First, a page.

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WA borders open to relieve skills shortage

Monday, March 7th, 2022

borders

The Western Australian mining industry has welcomed the opening of the state’s borders as an opportunity to relieve the sector’s skills shortage.

Western Australia officially opened its borders with upgraded public health and social measures introduced state-wide from 12.01am Thursday, March 3.

These Level 2 measures are expected to be in place for about four weeks, with a review to be undertaken at the end of the month.

WA Chamber of Minerals and Energy (CME) chief executive Paul Everingham said certainty around state and international borders will be welcomed by the many WA mining and resources sector workers who either come from the eastern states or overseas, or who have friends and loved ones interstate or abroad.

“Equally, these changes to the border allow CME member companies access to wider labour pools and markets, which should help relieve some skills pressures as WA looks to capitalise on the $127 billion of mining and resources projects currently in the State’s development pipeline,” he said.

The latest Australian Bureau of Statistics National Accounts data shows WA has enjoyed the strongest economic performance in the nation throughout COVID-19 – with State Final Demand (SFD) in 2021 up 7.2 per cent since 2019, ahead of every other State and Territory.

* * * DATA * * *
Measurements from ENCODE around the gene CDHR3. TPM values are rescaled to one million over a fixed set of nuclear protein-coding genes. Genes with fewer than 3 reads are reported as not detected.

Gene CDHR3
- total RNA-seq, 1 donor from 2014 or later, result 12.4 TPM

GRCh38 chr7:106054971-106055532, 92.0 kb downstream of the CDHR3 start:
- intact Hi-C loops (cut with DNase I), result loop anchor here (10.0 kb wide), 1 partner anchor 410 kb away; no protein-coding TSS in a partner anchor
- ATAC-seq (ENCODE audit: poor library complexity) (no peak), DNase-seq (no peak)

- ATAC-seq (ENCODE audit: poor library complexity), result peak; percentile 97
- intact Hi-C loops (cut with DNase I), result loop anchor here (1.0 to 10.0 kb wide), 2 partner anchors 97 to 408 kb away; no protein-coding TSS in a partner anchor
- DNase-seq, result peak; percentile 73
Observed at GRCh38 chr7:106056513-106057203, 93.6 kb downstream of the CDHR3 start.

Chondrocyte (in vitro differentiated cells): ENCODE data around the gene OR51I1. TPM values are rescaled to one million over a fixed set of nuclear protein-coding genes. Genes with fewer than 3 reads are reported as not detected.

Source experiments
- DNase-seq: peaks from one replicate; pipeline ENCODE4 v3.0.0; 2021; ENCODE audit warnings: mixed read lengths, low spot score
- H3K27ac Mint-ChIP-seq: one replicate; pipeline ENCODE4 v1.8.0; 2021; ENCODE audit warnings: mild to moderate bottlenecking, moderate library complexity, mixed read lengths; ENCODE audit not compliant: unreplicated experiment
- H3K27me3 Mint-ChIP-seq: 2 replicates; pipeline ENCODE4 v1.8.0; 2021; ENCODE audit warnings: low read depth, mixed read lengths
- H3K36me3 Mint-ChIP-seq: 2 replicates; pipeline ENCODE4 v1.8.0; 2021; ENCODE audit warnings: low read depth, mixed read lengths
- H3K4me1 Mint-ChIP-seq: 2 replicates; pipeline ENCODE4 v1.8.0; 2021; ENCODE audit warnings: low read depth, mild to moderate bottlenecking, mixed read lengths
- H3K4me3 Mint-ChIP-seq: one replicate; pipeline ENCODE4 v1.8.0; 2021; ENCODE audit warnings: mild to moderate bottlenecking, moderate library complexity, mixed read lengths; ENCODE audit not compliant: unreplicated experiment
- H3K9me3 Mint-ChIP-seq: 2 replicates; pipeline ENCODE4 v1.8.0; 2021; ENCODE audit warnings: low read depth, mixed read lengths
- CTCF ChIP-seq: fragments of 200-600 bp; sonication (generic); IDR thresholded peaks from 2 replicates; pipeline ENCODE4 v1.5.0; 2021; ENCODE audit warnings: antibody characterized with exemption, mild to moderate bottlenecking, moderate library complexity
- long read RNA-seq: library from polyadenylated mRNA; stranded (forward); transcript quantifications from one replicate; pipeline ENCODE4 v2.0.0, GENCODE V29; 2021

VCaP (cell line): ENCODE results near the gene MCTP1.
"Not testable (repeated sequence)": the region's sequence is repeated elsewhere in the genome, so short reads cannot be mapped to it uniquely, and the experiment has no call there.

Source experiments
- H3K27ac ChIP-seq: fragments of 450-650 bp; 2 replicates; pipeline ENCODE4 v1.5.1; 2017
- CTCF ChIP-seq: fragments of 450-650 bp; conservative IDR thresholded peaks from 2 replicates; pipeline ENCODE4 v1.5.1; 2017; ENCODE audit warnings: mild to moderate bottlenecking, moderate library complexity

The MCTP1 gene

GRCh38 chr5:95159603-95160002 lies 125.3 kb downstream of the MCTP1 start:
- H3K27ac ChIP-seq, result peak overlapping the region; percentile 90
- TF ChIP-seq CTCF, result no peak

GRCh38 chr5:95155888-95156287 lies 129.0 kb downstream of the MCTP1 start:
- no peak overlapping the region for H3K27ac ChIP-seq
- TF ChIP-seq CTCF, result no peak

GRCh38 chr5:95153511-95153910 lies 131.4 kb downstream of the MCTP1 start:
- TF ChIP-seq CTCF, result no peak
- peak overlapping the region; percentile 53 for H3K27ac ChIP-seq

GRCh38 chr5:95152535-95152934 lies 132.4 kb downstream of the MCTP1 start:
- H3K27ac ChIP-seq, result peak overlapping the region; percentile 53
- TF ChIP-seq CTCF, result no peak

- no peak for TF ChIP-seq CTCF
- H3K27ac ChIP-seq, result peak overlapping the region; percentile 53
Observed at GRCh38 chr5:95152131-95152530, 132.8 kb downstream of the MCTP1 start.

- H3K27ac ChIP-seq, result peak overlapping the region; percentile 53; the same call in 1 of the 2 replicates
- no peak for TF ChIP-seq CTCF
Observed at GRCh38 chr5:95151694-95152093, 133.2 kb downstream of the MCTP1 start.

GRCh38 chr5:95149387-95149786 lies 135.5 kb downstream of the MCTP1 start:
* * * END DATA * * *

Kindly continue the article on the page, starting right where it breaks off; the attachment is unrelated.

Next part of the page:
Premier Mark McGowan said these results confirm Western Australia’s approach has delivered the best outcomes for local jobs, business and the economy throughout the pandemic.

“Western Australia has only spent 12 days in lockdown since the height of the pandemic, keeping businesses open and largely restriction-free while much of the country and the world were closed,” he said.

“Western Australia’s State Final Demand growing by 7.2 per cent over the past two years is a remarkable achievement – something nobody would have thought possible throughout a global pandemic.”

Everingham said the WA mining and resources sector has continued to operate safety throughout the COVID-19 pandemic and, in turn, make record contributions to government revenue and job creation.

“With the continued support of government, the sector is approaching these changing border conditions with a focus that prioritises health and safety above all else. This applies to both the sector’s workforce and the communities in which we operate,” he said.

“The sector’s workforce is well prepared for the change with a suite of robust control measures available to be scaled accordingly and a fully vaccinated workforce across our remote operations.

“Recent cases reported on resources operations have demonstrated the effectiveness of these control measures not only in identifying cases early through comprehensive screening but in the subsequent rapid response to limit further spread and support the health of our workforce.”

In early February, Everingham announced he would step down from his role at the CME after four years at the helm.

“I’ve loved working with the staff, the member companies and our stakeholders including government, it’s been a wonderful experience,” he said.

“I’ve enjoyed seeing our sector thrive under pressure and come together when they’ve needed to put the good of the community, the state and the country first. That’s all been wonderful and I wouldn’t trade it for quids.”

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